Words and phrases I don’t take seriously

There are certain terms bandied about by particular political factions that I just can’t take seriously. They get used into oblivion and either come to mean nothing, everything, or are merely jokes that mark an idiot. I’m sure some people might say as much about “bigot”, which is really a wonderful word, but it isn’t used by just or primarily one group; it gets used by everyone, albeit often incorrectly. So without further ado, here are some words and phrases that stick out to me as completely useless:

Job Creators: Oh, Republicans, you mean rich people that contribute to your campaigns but don’t really create jobs because, as you know and hate to acknowledge, the economy is driven by the consumer?

Patriarchy: Oh, feminists, you mean anything – absolutely anything – you wish to explain away and ‘blame on men’?

Blame On Men: Oh, too many men who argue with feminists, you mean any argument so inconvenient to address – including the preponderance of valid ones – that you would rather ignore it and just degrade the discussion instead?

War On Christmas: Oh, FOX Noise, you mean that fictitious thing you made up in order to fill your time between race baiting and lying?

I’m not religious, I’m spiritual: Oh, wildly immature thinker, you mean you don’t want to spend the time to think about the God question, but you’re also too lazy to commit to a religion and/or take the criticism that comes with that?

Add your own.

15 Responses

  1. Its strange, but the rich people that contribute to Obama’s campaign get hailed as job creators by him too. Like that GE guy on his “jobs committee” or whatever it was. You know, the company that paid exactly zero taxes.

    Either he’s is talking out of both of his faces or…

    You act like people making lots of money every year only spend what you and I do. I have news for you. People making 500,000 bucks a year don’t spend 20,000 a year in the economy that you always point out is largely consumer driven.

    Of course that phrase in an of itself is ridiculous because consumers can only buy things that producers have produced or services provided by some other party. Ignoring all of that for a moment, anyone who makes a great deal of money has got to put it somewhere, and there are few things one can do with money that doesn’t lead to some kind of economic positive outcome. The more the better.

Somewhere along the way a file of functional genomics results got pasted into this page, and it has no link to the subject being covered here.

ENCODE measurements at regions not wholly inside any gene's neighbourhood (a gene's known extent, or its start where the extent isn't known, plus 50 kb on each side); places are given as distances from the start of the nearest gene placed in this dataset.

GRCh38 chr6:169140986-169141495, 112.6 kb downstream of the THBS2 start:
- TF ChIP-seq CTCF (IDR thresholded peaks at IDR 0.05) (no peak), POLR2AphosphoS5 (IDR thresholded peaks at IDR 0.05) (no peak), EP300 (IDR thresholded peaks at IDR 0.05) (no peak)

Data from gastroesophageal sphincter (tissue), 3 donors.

2. “Just a theory.”

  3. I’m surprised how much I agree with you.

    Politicians can never be “job creators” according to Economics in One Lesson by Henry Hazlitt, and “creating jobs” should never be a goal in itself – it causes people to stop progressive just to keep busy. Politicians can build walls, or remove walls, that prevent the private sector from creating jobs.

    I don’t recognize the “Blame on men” phrase and a Google search failed to get exactly what it means.

    I think the War on Christmas got a bad rap because, well, the right won that war. There are still jerks who get offended by “Happy Holidays,” but there was a time a few years ago when businesses would advertise “holiday trees” and it was a mark of being over-PC. People made a fuss, won the war, and now there aren’t current example to point to.

    and being spiritual, not religious, is saying you’re religious and you want all the promises religion brings, but don’t want to make any sacrifices.

  4. I can recall several conversations I’ve had with those nutty feminists where I objected to a certain point and, instead of actually addressing my objection, they said I was part of the patriarchy and using my male privilege. Most people confuse an ad hominem with an insult, but that’s a bona fide ad hom and a terrific way to stifle discussion.

    anyone who makes a great deal of money has got to put it somewhere, and there are few things one can do with money that doesn’t lead to some kind of economic positive outcome.

    That’s hilarious. The fact is that since the advance of trickle-down “Reaganomics”, income disparity has skyrocketed. The rich are vastly richer, the poor are much poorer, and the middle class has been facing frozen or declining wages for decades while inflation has made their investments and income that much less valuable.

    The proof is in the pudding. After a while, it becomes painfully obvious to any reasonable, thinking person that the wealth is not actually trickling down. The question is, unless you’re one of those people at the top swimming in dough, why the hell would you try to convince yourself it’s gonna work out in the end? Someday it’ll start trickling down! Get real. They’re shooting you in the foot, and you’re helping them aim the gun.

  5. What exactly do you think people do with their money? If you get a home, car, or business loan, where do you think that money comes from? Depositors, that’s where. Not just the rich obviously, but certainly there is a bigger contribution to the lending pool than from you or I.

    Or if a rich person invests their money, we don’t benefit? No, no, of course not. Investments don’t do anything for expansion, research and so forth.

    Or finally if they spend it, and it would be hard to say a rich person does not spend a hell of a lot more than I do over the course of a year. And as Michael says, 70% of the economy is “consumer driven”, whatever that is supposed to mean. It would follow that the biggest consumers are doing the most economic driving.

    However I understand, Some people have it written into their political DNA that the rich must be evil, regardless of the circumstances, and wealth is a zero-sum game.